Meares Island Big Tree trail: biodiversity (the variety of life in a particular habitat or ecosystem)
Meares Island on the West Coast of Vancouver Island, has some of the largest and oldest trees on the planet. The western red cedars (Thuja plicata) are from 1000-1500 years old, and up to 60 feet in diameter and over 200 ft (60 m) tall. It was the site of an anti-logging protest in 1984 by the Nuu-chah-nulth aborignal people who claim it as ancestral land, supported by many environmentalists, some of who went to jail for the cause. In the end the court ruled against logging and the old growth temperate rain forest remains intact.
A wooden board walk was constructed to give access to the largest trees and this young man who was hiking the Big Trees trail kindly agreed to be photographed if I would give him a copy of the photo (promise kept).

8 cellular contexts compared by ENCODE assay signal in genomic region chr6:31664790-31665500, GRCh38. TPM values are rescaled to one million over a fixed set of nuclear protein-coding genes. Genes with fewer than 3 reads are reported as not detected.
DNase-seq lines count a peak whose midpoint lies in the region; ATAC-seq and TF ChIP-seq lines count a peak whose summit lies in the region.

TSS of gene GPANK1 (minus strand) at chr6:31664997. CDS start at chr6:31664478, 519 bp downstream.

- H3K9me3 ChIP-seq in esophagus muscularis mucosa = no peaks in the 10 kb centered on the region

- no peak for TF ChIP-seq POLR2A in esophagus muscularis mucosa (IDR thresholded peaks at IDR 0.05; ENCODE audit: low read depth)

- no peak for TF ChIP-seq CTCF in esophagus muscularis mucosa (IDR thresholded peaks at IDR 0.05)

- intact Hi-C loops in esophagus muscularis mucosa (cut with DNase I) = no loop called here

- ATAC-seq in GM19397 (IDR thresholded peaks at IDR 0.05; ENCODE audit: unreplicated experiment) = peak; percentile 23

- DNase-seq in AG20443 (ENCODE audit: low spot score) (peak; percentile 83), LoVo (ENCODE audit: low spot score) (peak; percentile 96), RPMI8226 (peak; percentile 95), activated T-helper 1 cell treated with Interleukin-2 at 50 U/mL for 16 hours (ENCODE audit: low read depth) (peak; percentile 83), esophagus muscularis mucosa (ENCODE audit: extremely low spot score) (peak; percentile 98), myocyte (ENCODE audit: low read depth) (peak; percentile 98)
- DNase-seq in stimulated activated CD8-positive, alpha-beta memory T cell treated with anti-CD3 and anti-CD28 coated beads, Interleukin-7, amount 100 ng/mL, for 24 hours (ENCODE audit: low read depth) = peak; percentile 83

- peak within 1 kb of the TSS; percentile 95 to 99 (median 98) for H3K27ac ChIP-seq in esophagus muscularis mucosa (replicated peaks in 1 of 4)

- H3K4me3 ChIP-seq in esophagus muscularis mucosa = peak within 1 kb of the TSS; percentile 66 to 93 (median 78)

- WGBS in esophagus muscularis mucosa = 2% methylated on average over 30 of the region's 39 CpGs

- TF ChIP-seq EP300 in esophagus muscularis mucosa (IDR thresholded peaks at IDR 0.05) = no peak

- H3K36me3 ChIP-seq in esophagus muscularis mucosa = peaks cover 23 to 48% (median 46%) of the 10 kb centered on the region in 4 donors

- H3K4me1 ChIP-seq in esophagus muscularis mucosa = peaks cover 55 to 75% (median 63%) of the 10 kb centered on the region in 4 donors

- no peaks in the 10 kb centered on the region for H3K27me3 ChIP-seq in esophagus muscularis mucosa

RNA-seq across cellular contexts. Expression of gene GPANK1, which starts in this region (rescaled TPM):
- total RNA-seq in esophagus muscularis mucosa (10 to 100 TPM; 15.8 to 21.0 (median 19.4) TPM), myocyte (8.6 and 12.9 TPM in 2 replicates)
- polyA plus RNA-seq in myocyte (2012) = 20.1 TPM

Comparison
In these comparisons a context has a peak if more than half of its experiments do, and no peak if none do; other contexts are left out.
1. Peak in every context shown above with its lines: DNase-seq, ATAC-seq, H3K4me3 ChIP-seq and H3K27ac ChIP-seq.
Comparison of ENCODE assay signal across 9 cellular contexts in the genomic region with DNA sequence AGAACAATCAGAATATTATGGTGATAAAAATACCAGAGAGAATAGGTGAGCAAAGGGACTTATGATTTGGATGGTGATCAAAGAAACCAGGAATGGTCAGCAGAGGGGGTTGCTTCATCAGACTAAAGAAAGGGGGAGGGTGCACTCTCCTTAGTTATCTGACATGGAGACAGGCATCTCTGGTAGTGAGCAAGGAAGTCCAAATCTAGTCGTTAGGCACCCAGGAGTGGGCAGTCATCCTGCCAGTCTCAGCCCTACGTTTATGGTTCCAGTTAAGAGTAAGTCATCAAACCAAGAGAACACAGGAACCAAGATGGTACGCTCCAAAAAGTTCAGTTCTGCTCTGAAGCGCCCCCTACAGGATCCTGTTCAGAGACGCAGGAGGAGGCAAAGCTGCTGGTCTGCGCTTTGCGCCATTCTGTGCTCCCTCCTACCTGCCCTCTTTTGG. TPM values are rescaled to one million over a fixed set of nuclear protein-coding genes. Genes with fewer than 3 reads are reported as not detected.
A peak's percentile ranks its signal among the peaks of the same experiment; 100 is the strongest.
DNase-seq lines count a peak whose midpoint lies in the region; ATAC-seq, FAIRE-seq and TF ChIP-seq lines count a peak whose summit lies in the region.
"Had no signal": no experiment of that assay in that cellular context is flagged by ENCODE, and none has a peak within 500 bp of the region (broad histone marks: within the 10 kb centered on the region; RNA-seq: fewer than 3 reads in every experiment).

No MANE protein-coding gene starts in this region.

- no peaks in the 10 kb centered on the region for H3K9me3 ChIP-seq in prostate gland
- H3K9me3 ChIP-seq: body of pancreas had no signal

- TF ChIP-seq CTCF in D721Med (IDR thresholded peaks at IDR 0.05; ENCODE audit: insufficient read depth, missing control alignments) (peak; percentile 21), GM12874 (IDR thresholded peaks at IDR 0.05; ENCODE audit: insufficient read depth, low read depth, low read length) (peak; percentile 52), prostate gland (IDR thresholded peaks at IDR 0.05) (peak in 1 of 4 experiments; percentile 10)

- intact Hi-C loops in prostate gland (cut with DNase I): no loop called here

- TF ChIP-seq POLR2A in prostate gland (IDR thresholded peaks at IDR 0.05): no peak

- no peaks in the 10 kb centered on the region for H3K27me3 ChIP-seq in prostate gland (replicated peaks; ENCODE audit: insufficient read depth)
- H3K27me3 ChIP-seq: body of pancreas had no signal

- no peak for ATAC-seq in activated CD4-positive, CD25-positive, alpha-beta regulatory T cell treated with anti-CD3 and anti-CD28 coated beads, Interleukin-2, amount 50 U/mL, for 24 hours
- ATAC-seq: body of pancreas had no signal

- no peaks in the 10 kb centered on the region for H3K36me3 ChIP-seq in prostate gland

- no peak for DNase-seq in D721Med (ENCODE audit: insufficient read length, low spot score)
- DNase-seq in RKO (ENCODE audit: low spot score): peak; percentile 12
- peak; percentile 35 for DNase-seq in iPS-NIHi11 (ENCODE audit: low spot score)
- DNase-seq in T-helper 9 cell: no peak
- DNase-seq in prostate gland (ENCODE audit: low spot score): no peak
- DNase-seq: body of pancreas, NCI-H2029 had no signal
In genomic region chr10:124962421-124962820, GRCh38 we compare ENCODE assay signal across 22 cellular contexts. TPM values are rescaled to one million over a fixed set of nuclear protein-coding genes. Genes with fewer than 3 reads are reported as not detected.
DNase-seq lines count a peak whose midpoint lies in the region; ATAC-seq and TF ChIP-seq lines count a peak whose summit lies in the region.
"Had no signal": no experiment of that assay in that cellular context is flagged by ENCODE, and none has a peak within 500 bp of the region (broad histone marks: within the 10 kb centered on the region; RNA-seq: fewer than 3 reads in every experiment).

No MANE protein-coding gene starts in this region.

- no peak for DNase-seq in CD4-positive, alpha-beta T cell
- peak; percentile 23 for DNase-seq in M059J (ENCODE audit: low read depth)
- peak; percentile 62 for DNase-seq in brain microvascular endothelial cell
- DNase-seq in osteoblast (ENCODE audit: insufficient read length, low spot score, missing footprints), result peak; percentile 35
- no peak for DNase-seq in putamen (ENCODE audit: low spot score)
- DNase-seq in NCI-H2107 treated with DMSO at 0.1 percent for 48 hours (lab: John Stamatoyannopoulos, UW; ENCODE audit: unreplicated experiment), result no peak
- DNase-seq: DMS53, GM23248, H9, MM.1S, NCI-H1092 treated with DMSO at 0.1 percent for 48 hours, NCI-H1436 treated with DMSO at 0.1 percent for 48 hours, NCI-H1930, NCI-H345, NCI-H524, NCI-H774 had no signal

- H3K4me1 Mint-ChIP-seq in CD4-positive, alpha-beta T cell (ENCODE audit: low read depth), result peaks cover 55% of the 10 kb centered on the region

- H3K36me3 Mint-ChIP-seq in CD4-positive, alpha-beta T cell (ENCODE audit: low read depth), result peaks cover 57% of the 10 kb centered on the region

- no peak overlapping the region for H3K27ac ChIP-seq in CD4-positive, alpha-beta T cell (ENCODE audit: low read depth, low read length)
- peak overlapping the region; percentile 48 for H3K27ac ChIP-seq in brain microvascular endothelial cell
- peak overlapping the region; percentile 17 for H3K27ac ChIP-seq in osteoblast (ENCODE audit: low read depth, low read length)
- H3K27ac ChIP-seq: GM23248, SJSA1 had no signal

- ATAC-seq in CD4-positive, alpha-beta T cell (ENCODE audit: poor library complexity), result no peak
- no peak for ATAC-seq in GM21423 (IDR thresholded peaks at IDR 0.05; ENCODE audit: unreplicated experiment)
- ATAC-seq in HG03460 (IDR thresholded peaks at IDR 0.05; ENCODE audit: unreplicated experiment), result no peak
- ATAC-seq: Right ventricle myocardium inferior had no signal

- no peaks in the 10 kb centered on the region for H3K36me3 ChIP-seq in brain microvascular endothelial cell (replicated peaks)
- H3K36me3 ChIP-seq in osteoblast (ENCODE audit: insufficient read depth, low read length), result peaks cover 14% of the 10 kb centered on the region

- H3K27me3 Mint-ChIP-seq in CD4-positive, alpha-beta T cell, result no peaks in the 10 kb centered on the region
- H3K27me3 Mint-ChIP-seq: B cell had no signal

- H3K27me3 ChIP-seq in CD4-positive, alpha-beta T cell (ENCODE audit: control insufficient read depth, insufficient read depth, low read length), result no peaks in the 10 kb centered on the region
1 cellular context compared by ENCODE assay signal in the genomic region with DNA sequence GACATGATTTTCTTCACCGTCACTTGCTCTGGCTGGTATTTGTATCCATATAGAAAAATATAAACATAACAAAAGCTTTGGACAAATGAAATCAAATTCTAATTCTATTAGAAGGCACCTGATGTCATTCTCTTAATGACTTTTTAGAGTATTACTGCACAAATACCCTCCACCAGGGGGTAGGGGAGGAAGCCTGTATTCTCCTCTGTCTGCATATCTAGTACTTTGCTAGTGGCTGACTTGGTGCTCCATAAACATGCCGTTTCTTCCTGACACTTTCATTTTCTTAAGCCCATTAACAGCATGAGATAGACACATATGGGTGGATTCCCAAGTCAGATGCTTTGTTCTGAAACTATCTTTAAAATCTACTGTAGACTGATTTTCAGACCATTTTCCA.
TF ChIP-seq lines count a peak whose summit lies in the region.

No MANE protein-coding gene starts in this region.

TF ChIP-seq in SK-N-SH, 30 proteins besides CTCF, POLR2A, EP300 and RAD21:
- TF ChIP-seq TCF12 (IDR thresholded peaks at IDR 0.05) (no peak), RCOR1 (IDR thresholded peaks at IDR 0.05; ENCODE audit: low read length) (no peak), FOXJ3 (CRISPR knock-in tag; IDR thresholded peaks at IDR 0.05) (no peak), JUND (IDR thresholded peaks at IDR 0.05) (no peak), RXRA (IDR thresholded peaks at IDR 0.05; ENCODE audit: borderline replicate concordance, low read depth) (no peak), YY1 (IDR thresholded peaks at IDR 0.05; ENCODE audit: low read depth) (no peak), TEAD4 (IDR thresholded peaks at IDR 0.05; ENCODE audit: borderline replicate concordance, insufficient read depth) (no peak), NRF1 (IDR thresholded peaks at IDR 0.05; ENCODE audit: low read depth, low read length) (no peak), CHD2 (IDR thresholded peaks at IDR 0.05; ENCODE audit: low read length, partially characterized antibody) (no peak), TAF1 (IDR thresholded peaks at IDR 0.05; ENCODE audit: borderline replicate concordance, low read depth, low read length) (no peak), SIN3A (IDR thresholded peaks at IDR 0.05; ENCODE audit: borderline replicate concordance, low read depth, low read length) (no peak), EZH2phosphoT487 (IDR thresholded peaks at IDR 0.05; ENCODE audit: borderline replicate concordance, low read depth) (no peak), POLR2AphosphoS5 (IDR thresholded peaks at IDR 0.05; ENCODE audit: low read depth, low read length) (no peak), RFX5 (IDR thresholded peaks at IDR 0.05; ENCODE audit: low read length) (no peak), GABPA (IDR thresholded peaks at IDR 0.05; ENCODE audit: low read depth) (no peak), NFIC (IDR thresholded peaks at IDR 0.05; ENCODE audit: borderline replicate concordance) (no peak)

It's a wonderful place to photograph but very challenging to capture due to low light, the enormous height and girth of the trees, and the dense vegetation. I used a tripod, a wide angle lens (12 mm to 24 mm), and low ISO to try to capture the details. This is a formula that only works when there is little or no wind, and an overcast day to avoid blowing highlights. I was lucky to have both.
Other photos from the Ucleulet/Tofino area can be seen here: http://goo.gl/0lzthQ
Pacific Rim National Park ReserveVancouver IslandTofinoUcleuletBritish ColumbiaMeares IslandBig Tree trailnorth temperate rainforestboard walkwestern red cedarThuja plicata